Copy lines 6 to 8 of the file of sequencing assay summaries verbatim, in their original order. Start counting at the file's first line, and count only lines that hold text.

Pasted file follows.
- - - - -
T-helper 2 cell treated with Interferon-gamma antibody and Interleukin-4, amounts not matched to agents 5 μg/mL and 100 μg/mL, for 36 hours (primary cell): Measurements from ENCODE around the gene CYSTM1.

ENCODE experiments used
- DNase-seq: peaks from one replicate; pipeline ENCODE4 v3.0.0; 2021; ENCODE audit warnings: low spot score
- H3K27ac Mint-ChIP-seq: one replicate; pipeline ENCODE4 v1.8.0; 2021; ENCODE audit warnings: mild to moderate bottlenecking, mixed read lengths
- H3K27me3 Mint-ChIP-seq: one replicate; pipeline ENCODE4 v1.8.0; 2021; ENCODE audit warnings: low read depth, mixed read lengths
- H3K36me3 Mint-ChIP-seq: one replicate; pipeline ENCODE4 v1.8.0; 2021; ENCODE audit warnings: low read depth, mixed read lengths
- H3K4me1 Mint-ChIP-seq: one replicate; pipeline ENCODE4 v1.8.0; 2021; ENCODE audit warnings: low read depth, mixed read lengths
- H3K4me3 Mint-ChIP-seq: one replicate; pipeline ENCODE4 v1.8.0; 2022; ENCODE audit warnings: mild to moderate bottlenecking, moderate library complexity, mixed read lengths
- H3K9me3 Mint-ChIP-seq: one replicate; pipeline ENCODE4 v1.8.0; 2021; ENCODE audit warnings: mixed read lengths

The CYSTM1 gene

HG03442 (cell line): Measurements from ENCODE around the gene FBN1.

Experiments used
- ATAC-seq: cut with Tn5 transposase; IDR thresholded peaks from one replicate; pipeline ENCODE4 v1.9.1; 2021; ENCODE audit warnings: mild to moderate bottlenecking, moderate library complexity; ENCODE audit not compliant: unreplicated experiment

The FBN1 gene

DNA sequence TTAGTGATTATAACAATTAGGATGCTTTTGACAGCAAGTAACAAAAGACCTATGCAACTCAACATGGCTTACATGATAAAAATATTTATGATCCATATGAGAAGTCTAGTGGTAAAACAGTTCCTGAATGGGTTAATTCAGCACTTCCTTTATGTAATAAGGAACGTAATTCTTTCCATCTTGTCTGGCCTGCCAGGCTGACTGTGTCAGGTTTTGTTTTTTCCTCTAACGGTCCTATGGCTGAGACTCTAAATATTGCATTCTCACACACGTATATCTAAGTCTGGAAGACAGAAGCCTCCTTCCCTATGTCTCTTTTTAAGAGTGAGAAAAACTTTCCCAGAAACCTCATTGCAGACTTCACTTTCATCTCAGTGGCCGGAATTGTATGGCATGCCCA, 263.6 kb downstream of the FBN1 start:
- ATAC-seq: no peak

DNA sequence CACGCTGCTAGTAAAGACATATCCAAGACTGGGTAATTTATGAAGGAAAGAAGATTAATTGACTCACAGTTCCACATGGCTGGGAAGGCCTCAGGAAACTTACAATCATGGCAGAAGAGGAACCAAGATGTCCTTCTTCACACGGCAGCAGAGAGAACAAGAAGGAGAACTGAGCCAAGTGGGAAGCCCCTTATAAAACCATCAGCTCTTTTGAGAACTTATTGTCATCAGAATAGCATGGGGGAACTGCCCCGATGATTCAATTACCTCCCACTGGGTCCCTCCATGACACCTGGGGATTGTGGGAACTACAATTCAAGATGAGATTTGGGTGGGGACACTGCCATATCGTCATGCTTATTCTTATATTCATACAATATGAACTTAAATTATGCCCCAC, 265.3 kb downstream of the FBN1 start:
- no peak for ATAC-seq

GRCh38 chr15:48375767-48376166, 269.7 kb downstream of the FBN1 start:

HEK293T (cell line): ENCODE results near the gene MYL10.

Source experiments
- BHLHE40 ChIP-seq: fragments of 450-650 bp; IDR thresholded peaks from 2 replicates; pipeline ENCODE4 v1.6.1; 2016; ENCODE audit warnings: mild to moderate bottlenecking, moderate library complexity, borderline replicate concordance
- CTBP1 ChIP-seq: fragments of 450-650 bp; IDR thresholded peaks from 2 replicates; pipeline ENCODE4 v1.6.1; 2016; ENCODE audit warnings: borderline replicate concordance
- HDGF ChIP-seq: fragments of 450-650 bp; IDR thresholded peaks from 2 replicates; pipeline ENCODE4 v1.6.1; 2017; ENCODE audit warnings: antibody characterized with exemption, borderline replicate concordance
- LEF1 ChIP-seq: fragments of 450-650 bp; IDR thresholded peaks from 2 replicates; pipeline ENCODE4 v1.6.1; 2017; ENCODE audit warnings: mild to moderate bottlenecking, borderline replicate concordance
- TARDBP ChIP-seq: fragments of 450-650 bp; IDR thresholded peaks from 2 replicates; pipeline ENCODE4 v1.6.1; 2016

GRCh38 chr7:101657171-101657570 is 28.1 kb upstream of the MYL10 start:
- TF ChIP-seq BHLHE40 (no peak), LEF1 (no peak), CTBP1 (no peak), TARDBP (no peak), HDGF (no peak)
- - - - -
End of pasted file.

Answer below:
- H3K36me3 Mint-ChIP-seq: one replicate; pipeline ENCODE4 v1.8.0; 2021; ENCODE audit warnings: low read depth, mixed read lengths
- H3K4me1 Mint-ChIP-seq: one replicate; pipeline ENCODE4 v1.8.0; 2021; ENCODE audit warnings: low read depth, mixed read lengths
- H3K4me3 Mint-ChIP-seq: one replicate; pipeline ENCODE4 v1.8.0; 2022; ENCODE audit warnings: mild to moderate bottlenecking, moderate library complexity, mixed read lengths